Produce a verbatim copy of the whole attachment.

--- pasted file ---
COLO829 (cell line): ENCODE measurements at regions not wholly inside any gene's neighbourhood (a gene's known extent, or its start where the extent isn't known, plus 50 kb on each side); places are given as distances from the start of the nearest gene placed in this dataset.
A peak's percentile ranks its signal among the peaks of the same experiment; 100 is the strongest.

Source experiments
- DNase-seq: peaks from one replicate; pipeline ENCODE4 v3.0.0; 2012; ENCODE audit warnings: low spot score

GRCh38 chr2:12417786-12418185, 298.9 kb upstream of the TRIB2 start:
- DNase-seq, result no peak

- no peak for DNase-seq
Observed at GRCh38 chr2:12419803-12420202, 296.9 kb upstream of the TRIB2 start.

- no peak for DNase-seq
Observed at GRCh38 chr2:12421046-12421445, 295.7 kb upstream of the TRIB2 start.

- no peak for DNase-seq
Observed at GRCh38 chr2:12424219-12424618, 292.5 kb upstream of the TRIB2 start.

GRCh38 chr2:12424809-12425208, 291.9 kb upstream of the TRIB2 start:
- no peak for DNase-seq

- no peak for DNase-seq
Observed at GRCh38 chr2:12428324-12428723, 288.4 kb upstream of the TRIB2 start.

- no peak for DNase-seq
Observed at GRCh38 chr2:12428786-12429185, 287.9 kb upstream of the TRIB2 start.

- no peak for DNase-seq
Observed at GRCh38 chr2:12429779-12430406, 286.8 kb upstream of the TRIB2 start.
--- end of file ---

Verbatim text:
COLO829 (cell line): ENCODE measurements at regions not wholly inside any gene's neighbourhood (a gene's known extent, or its start where the extent isn't known, plus 50 kb on each side); places are given as distances from the start of the nearest gene placed in this dataset.
A peak's percentile ranks its signal among the peaks of the same experiment; 100 is the strongest.

Source experiments
- DNase-seq: peaks from one replicate; pipeline ENCODE4 v3.0.0; 2012; ENCODE audit warnings: low spot score

GRCh38 chr2:12417786-12418185, 298.9 kb upstream of the TRIB2 start:
- DNase-seq, result no peak

- no peak for DNase-seq
Observed at GRCh38 chr2:12419803-12420202, 296.9 kb upstream of the TRIB2 start.

- no peak for DNase-seq
Observed at GRCh38 chr2:12421046-12421445, 295.7 kb upstream of the TRIB2 start.

- no peak for DNase-seq
Observed at GRCh38 chr2:12424219-12424618, 292.5 kb upstream of the TRIB2 start.

GRCh38 chr2:12424809-12425208, 291.9 kb upstream of the TRIB2 start:
- no peak for DNase-seq

- no peak for DNase-seq
Observed at GRCh38 chr2:12428324-12428723, 288.4 kb upstream of the TRIB2 start.

- no peak for DNase-seq
Observed at GRCh38 chr2:12428786-12429185, 287.9 kb upstream of the TRIB2 start.

- no peak for DNase-seq
Observed at GRCh38 chr2:12429779-12430406, 286.8 kb upstream of the TRIB2 start.